4 ways to improve your dermatology care
Skin issues, especially those associated with allergies, are some of the most common health problems you see in practice. So they're a great growth opportunity—if your team is ready to learn. More important, they can be the issue that bonds clients to your practice forever.
"Even though many of these cases aren't life-threatening, most clients can't stand hearing their pet scratching all night," says Dr. Mark Grossman of Roanoke Island Animal Clinic in Mantea, N.C. "So if keeping a client is profitable, I'd say a dermatology case is very profitable."
1. TRAIN YOUR TEAMA dermatology program requires your whole team's support to flourish. This starts with the right training, says Dr. Andrew Rosenfeld, DABVP, founder and president of veterinary education company VTEC.
"We can't assume what people know," Dr. Rosenfeld says. "So an effective training program starts with the basics of getting a patient history and builds in complexity."
One good way to get your team on board with training is to invite team members to bring their own pets into the practice for exams. "Nothing hits home more with a technician or a receptionist than when they realize their own pet has issues," Dr. Rosenfeld says.
2. MAKE A PLAN
Once team members are excited and knowledgeable, your next step is to create protocols for common dermatology issues. For example, Dr. Rosenfeld says a protocol for a first-time allergy patient might include a standardized medical history form, an extended examination time, and standard diagnostics (skin scrape, derm culture, and skin cytology). Protocols may also include basic trials, based on the doctor's assessment, and recheck guidelines.
Next, you'll need to teach your team to echo your guidelines when they talk to clients, Dr. Rosenfeld says. For example, when a client calls with a dog that's chronically itching, the receptionist should explain your protocol to prepare the client for the care you'll offer.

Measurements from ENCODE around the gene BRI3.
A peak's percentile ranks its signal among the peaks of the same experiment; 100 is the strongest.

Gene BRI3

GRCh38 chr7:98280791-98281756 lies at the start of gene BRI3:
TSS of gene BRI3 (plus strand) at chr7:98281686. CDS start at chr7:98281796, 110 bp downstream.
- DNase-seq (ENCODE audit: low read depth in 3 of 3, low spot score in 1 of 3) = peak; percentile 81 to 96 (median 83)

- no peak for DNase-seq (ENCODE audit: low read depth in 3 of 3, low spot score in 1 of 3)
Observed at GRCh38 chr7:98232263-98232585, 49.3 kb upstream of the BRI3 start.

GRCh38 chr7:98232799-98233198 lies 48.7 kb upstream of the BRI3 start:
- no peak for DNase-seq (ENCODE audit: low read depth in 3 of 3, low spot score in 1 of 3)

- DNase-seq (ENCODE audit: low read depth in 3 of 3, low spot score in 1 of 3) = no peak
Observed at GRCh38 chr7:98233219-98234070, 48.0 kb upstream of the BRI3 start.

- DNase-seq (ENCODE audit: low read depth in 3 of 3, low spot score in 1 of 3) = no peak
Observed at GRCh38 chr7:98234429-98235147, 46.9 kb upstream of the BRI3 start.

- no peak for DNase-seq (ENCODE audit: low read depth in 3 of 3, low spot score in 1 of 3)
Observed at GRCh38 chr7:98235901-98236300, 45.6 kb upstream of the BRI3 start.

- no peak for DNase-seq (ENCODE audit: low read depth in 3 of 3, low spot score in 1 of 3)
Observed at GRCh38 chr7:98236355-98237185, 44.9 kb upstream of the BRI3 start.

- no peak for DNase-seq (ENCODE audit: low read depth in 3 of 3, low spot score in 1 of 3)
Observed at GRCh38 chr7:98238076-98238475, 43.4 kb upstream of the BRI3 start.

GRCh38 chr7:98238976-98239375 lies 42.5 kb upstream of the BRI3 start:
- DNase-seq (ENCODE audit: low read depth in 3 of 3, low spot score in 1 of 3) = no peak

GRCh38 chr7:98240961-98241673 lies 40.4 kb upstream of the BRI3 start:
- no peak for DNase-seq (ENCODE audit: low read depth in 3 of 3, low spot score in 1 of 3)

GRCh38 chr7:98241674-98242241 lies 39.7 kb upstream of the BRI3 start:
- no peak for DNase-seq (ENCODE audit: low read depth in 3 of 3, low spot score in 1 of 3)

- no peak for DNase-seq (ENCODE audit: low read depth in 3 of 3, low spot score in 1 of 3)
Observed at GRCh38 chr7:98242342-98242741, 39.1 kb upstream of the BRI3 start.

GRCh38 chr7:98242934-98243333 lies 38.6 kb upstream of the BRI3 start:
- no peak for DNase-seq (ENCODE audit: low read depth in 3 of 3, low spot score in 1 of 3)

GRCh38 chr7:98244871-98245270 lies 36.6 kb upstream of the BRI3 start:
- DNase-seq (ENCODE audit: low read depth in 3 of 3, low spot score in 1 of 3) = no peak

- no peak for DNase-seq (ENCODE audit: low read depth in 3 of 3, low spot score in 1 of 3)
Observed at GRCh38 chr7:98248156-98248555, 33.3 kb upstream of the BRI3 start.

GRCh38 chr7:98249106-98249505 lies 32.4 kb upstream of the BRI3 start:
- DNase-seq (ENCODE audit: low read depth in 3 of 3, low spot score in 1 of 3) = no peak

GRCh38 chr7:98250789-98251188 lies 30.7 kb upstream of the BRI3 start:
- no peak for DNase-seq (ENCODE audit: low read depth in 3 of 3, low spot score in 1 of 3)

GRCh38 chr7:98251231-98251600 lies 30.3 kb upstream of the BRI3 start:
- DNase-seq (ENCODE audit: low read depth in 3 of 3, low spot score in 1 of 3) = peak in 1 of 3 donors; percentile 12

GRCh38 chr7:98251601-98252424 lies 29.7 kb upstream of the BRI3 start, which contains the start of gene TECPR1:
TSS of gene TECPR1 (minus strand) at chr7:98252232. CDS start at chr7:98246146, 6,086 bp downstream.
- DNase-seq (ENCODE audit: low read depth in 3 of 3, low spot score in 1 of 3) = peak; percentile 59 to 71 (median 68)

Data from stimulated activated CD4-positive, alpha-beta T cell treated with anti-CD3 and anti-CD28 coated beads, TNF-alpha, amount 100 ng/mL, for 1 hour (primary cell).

3. EXPLAIN YOUR PLAN
Pet owners are more compliant if they know you have a plan. But be realistic and outline a plan B in case the first approach doesn't work.
"Part of the first conversation about a dermatology case is letting the pet owner know that these cases are challenging," Dr. Grossman says. "And the challenge isn't to stop the itch, but to figure out what's causing the itch so we can keep the pet comfortable without frequent visits to the veterinarian. So it might take some patience to resolve the issue. I also let clients know that, as with people, there are some allergy cases where there is no cure, but rather management that controls the condition."
4. WORK IT OUT
Many dermatology cases can be more profitable for your practice if you focus on client education and patient workups rather than just treat the symptoms.
Dr. Grossman estimates that his practice sees about 90 dermatology cases a week. A workup may include skin scrapes, ear and skin cytology, DTM (dermatophyte test medium) and bacterial cultures, trichograms (hair analysis), and biopsies when needed.
And don't forget that the skin is connected to the rest of the animal. In most pets 4 years or older, Dr. Grossman performs a full CBC and serum chemistry profile, including checking thyroid function. "Hypothyroidism is an immunosuppressive disease, and if it's not diagnosed and managed, it can make solving skin problems really frustrating," he says. "Plus these pets may get some steroids at first, so I want to be sure they're healthy enough for medications."
If clients refuse the diagnostics or treatment you recommend, be prepared with alternatives that will still let you help the pet, Dr. Rosenfeld says.
In some cases, you'll need the help of a specialist to identify the problem and set a course for treatment. Dr. Rosenfeld encourages general practitioners to establish good relationships with referral doctors.
"Dermatology cases can be challenging," Dr. Grossman says. "But they're incredibly rewarding once the problem is solved, the pet is comfortable, and the owner is happy."